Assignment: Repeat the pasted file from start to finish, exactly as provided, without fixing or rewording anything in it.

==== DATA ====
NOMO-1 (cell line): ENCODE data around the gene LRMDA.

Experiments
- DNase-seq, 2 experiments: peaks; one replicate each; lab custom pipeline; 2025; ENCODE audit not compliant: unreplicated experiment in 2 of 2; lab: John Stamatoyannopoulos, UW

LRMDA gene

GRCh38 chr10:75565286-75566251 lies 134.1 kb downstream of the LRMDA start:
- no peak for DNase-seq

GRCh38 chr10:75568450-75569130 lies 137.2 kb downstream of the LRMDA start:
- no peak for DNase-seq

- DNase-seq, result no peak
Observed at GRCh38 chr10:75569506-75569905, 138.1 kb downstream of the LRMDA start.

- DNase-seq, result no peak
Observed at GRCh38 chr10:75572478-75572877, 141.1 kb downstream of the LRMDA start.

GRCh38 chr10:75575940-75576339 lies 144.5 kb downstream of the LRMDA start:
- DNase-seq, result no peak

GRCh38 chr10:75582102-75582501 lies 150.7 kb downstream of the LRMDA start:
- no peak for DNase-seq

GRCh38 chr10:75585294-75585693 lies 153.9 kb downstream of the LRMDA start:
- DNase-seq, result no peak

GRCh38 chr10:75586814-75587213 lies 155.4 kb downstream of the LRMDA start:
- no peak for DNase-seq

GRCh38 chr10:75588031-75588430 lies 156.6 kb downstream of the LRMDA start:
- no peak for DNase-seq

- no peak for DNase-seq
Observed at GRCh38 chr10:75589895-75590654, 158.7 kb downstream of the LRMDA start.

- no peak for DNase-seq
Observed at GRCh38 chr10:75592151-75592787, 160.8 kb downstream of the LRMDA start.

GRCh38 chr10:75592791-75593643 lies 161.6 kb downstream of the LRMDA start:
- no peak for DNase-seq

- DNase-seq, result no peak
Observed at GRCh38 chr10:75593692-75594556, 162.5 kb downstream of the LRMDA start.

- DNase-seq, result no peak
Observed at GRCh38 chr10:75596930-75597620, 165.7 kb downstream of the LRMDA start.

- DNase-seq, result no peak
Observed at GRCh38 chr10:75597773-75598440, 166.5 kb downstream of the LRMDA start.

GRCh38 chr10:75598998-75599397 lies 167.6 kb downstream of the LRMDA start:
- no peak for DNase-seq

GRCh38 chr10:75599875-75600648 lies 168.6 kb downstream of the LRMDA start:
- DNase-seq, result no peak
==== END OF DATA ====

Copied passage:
NOMO-1 (cell line): ENCODE data around the gene LRMDA.

Experiments
- DNase-seq, 2 experiments: peaks; one replicate each; lab custom pipeline; 2025; ENCODE audit not compliant: unreplicated experiment in 2 of 2; lab: John Stamatoyannopoulos, UW

LRMDA gene

GRCh38 chr10:75565286-75566251 lies 134.1 kb downstream of the LRMDA start:
- no peak for DNase-seq

GRCh38 chr10:75568450-75569130 lies 137.2 kb downstream of the LRMDA start:
- no peak for DNase-seq

- DNase-seq, result no peak
Observed at GRCh38 chr10:75569506-75569905, 138.1 kb downstream of the LRMDA start.

- DNase-seq, result no peak
Observed at GRCh38 chr10:75572478-75572877, 141.1 kb downstream of the LRMDA start.

GRCh38 chr10:75575940-75576339 lies 144.5 kb downstream of the LRMDA start:
- DNase-seq, result no peak

GRCh38 chr10:75582102-75582501 lies 150.7 kb downstream of the LRMDA start:
- no peak for DNase-seq

GRCh38 chr10:75585294-75585693 lies 153.9 kb downstream of the LRMDA start:
- DNase-seq, result no peak

GRCh38 chr10:75586814-75587213 lies 155.4 kb downstream of the LRMDA start:
- no peak for DNase-seq

GRCh38 chr10:75588031-75588430 lies 156.6 kb downstream of the LRMDA start:
- no peak for DNase-seq

- no peak for DNase-seq
Observed at GRCh38 chr10:75589895-75590654, 158.7 kb downstream of the LRMDA start.

- no peak for DNase-seq
Observed at GRCh38 chr10:75592151-75592787, 160.8 kb downstream of the LRMDA start.

GRCh38 chr10:75592791-75593643 lies 161.6 kb downstream of the LRMDA start:
- no peak for DNase-seq

- DNase-seq, result no peak
Observed at GRCh38 chr10:75593692-75594556, 162.5 kb downstream of the LRMDA start.

- DNase-seq, result no peak
Observed at GRCh38 chr10:75596930-75597620, 165.7 kb downstream of the LRMDA start.

- DNase-seq, result no peak
Observed at GRCh38 chr10:75597773-75598440, 166.5 kb downstream of the LRMDA start.

GRCh38 chr10:75598998-75599397 lies 167.6 kb downstream of the LRMDA start:
- no peak for DNase-seq

GRCh38 chr10:75599875-75600648 lies 168.6 kb downstream of the LRMDA start:
- DNase-seq, result no peak